Introduction

Ovarian cancer (OC) is the leading cause of death for gynecologic malignancies worldwide, mainly due to diagnosis at an advanced stage and chemotherapy resistance after high-rate recurrence [1]. Due to receiving nonstandard treatment or no treatment at all and chemotherapy resistance, some patients still fail to achieve desirable progression-free survival (PFS) [2]. Clarifying the mechanism of OC tumorigenesis and exploring potential therapeutic targets are essential to improve the prognosis of patients with OC.

The reprogramming of energy metabolism has been considered as a new hallmark of cancers while aerobic glycolysis has been regarded as the major metabolic phenotype [3]. Altered metabolic pathways in ovarian cancer facilitate cancer cell survival and proliferation while also influencing the ability to metastasize, acquiring resistance to chemotherapy, maintaining the cancer stem cell phenotype and escaping from the effects of antitumor immune defense [4]. Cancers and other proliferating cells exhibit increased expression of many glycolytic enzymes, which is consistent with their high utilization of glycolysis [5,6,7]. The glycolytic pathway contains 10 chemical reaction steps, each catalyzed by a specific enzyme. The overexpression of GLUT-1, which functions as a rate-limiting step in the flux of glucose for glycolysis, was associated with growth and poor prognosis in several human tumors [8, 9]. High ALDOA expression has been shown to boost glycolysis to promote the proliferation and invasion of cancer cells [10]. Cancer cells can significantly increase glucose uptake and utilization to enhance aerobic glycolysis, and thereby rapidly produce ATP and biosynthesis, ultimately promoting tumorigenesis and metastasis [11]. Simultaneously, a series of signaling pathways, including the PI3K/AKT, mTOR, MAPK, Wnt and AMPK signaling pathway, are involved in regulating aerobic glycolysis in cancer cells [12,13,14,15].

P53, c-myc, HIF-1 and SIX are transcription factors that play an important role in regulating the Warburg effect [16, 17]. C-myc enhances aerobic glycolysis by directly regulating glycolytic genes, including GLUTs, HK, PFK, PGK, enolase, and LDHA [18]. HIF-1α induces the glycolytic enzymes, including HKII, PFK1, LDHA, aldolase, and GLUT-1/3, to switch the glucose metabolism to the glycolytic pathway in hypoxic tumor cells [19].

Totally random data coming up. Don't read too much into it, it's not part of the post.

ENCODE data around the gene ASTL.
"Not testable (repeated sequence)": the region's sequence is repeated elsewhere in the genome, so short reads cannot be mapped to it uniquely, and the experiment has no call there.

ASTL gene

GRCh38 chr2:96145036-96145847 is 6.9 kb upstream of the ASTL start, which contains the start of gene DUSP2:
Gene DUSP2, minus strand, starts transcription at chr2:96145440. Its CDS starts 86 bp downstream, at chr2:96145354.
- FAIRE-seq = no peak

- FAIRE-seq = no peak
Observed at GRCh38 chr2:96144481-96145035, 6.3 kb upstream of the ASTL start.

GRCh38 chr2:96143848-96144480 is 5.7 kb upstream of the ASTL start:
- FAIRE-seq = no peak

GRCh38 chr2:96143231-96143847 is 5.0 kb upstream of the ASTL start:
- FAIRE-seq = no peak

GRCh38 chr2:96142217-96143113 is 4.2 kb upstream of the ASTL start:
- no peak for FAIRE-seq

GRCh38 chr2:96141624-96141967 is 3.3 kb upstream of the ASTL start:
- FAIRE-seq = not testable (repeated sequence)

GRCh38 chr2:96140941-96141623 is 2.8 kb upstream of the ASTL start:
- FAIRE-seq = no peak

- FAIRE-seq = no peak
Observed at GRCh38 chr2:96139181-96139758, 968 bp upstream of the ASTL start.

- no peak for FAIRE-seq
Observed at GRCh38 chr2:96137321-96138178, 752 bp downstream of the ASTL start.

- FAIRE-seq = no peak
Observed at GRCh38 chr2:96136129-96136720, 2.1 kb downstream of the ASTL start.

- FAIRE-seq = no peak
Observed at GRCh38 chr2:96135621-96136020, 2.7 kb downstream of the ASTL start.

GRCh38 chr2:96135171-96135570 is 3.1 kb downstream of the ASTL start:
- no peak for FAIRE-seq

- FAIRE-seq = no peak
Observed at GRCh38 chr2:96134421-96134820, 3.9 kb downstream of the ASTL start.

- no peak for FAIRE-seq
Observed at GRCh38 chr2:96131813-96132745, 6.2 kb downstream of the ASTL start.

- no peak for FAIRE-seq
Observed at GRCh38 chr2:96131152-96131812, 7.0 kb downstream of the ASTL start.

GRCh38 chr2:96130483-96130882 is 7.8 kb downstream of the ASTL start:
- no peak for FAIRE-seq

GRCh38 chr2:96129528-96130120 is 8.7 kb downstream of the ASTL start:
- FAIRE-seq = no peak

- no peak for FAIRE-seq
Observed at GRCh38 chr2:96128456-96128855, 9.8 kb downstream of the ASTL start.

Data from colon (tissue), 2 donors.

The transcription factor-forkhead box K2 (FOXK2) belongs to the forkhead box (FOX) family, shares a conserved DNA binding domain and regulates a wide spectrum of biological processes within the cell. Regarded as an interleukin enhancer binding factor, FOXK2 was initially confirmed as a nuclear factor of an activated T-cell-like interleukin-binding factor. FOXK2 acts as a suppressor in breast cancer, renal clear cell carcinoma, non-small cell lung cancer, and glioma [20,21,22,23] but has oncogenic roles in colon cancer, colorectal cancer, and hepatocellular carcinoma [24,25,26]. A recent study has found that FOXK2 promotes ovarian cancer stemness by regulating the unfolded protein response pathway [27], and it regulate glycolysis in adipocyte [28], but the role of FOXK2 in glycolysis in OC is still unclear.

In this study, we identified FOXK2 as a key transcription factor regulating glycolysis in OC. FOXK2 was highly expressed in OC and played a tumor-promoting role. Pyruvate dehydrogenase Kinase2(PDK2) was shown in further studies to promote the phosphorylation of FOXK2 at serine and threonine, and enhance the transcriptional activity of FOXK2. Additionally, FOXK2 directly transcriptionally regulates the expression of PDK2. Therefore, PDK2-FOXK2 formed positive feedback to further increase the expression level of glycolytic enzymes and ultimately sustained glycolysis levels in OC cells.

Results

FOXK2 is screened as a key transcription factor that regulates glycolysis in OC

We analyzed normal ovarian data from The Genotype-Tissue Expression (GTEx) and OC data from The Cancer Genome Atlas (TCGA) to investigate the expression of key glycolytic enzymes in OC. The nine key glycolytic enzymes exhibited high expression in OC compared with normal samples (Fig. 1A). We analyzed their genetic alterations in OC samples using the cBio Cancer Genomics Portal (cBioPortal) to further explore the causes of the increased expression of key glycolytic enzymes. Except for genomic alterations rates of GPI and PFKP exceeding 5%, the remaining 7 genes are all less than 3%. So, we speculated that their increased expression might be caused by transcription factors (Fig. 1B).

Fig. 1: FOXK2 was screened as a key transcription factor that regulates glycolysis in OC.
figure 1

A The mRNA expression of nine key glycolytic enzymes in normal ovary from GTEx (n = 88) and ovarian cancer from TCGA (n = 428). B Genetic alteration of nine key glycolytic enzymes from public databases in the cBioPortal for Cancer Genomics. C Prediction of the transcription factors of nine key glycolysis enzymes through the JASPAR website. The shared five transcription factors of the top 50% high score transcription factors of nine key glycolytic enzymes and their mRNA expression in normal ovary from GTEx (n = 88) and ovarian cancer from TCGA (n = 428). DL The correlation analysis of FOXK2 and 9 key glycolytic enzymes in OC samples (n = 428) from TCGA. Data are presented as the means ± SEM. *P < 0.05; ***P < 0.001, ****P < 0.0001.